Well now that I’ve established myself as claiming to have some sort of legitimacy as a music writer, I think it’s time to branch out into other, more varied pursuits. Like food criticism, maybe. Or I could try my hand at technology writing, but in reality, I’m halfway to being a Luddite; I’m typing this on a keyboard fashioned from bark and leaves. What about relationship advice? Dear Austen has a nice ring to it. But alas, I’m bitter and despondent, and any of my answers would likely be far from desirable. Actually, though, despite this article not being about that, go ahead and send your advice questions (relationship or otherwise) to email@example.com. Maybe I’ll actually be able to provide some sort of a valuable input (probably not).
Anyway, I have actually settled on a topic, and that’s film. I’ve written a couple of movie reviews, I watch entirely too much television and I have an opinion on whether or not Han shot first (he did, damnit). This makes me as qualified as anybody to be a film critic. I’m a little too lazy to be on the cutting edge of new releases, though, so I’ve settled on rummaging through Netflix’s repository of streamables, hopefully finding the best and worst of whatever I haven’t watched yet or have the urge to watch again. So then, dear readers (or reader, I imagine, if I’m being totally honest), where did we land for the inaugural choice of this potentially continual column? Well, think John Carpenter.
No, not Halloween. Not The Thing either. No, not that one. Or that one. Or even that one. How do you even know about In the Mouth of Madness? Fine, it’s Assault on Precinct 13. And not the terrible 2005 remake I’ve mercifully never seen but the 1976 cult classic original. I’d never seen it until this evening when I curled up awkwardly in front of the warm glow of my computer screen, a bag of popcorn at the ready. I didn’t expect much going into it, as John Carpenter’s work has been hit or miss for his entire career, but I was honestly quite impressed.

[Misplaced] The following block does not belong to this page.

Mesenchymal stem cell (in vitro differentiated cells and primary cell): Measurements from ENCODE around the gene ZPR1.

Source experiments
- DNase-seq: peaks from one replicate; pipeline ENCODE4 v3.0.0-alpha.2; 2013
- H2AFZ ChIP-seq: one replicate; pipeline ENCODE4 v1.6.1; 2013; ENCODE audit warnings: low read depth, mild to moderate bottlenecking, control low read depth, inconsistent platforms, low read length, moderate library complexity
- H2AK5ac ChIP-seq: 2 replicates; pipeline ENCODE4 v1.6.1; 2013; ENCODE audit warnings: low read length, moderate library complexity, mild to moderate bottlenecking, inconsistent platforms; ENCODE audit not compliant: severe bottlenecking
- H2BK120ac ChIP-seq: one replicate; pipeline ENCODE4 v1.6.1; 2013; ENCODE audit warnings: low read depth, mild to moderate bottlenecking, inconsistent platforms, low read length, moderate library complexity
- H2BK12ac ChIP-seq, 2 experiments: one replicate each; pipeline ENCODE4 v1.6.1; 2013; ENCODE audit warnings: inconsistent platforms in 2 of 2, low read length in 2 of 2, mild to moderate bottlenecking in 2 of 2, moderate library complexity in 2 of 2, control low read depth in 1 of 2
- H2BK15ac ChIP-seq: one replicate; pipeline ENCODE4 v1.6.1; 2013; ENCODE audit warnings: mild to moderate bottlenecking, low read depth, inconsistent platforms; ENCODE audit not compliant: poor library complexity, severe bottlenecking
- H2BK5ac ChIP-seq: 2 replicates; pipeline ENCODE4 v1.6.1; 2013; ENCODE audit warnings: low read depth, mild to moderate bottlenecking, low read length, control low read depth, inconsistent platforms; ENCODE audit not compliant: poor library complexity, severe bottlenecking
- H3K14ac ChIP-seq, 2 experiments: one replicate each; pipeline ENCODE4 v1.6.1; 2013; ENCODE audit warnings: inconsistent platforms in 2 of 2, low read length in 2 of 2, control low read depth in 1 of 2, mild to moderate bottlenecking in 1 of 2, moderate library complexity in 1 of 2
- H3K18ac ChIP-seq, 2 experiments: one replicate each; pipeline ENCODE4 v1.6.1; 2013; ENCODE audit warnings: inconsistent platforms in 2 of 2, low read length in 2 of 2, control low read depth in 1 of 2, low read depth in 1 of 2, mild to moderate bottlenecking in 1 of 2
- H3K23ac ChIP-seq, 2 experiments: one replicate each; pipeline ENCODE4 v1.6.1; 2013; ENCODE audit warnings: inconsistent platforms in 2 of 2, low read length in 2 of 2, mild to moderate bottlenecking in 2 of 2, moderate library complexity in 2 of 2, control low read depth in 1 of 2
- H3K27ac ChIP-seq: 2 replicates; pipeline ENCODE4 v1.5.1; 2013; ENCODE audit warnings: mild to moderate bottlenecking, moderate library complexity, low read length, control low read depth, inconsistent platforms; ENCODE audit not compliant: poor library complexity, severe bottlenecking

See, the film was made on a shoe-string budget in just 20 days with a cast of no-name actors and an intensely minimalist plot. A cop, some prisoners and a few secretaries are trapped in a soon-to-be-closed police precinct under siege by crazed criminals. Why is the station closing? No answer. What crimes did the inmates commit? No answer. Why are the criminals going nuts and attacking in droves? No answer. But it doesn’t really matter, it works as a brilliant framing mechanism for a tense, direct story of a fight to survive.
Modern action films rarely touch on the simplicity one finds in many of Carpenter’s early films, with Escape from New York springing to mind immediately. Carpenter has always had a mastery of direct, simple plots, with little layers of intricacy available to those willing to delve. I actually like quite a few of his more underrated or critically derided films, like John Carpenter’s Vampires or the previously mentioned In the Mouth of Madness (which is actually far from simple, but that’s beyond the point).
Similarly to many other Carpenter films, the movie is slow to start, with many long, establishing scenes for probably the first third or so of the film before you settle into the siege. The simple camera work and seventies vintage really brings to mind other cult classics like Dawn of the Dead and, especially, The Warriors.
All that said, you may or may not enjoy the film. The acting is fairly wooden and the plot, as mentioned, is pretty thin with little to no development. Many plotlines are left unresolved, likely intentionally to retain an air of mystery about all the proceedings. If you like John Carpenter and his particular brand of action film, Assault on Precinct 13 might be right up your alley. If you want something a little deeper and more polished, keep on clicking through that stream list.
Have suggestions for a streamable I should look into? Once again, send me a message at firstname.lastname@example.org. I’ll definitely make an effort to look into anything suggested.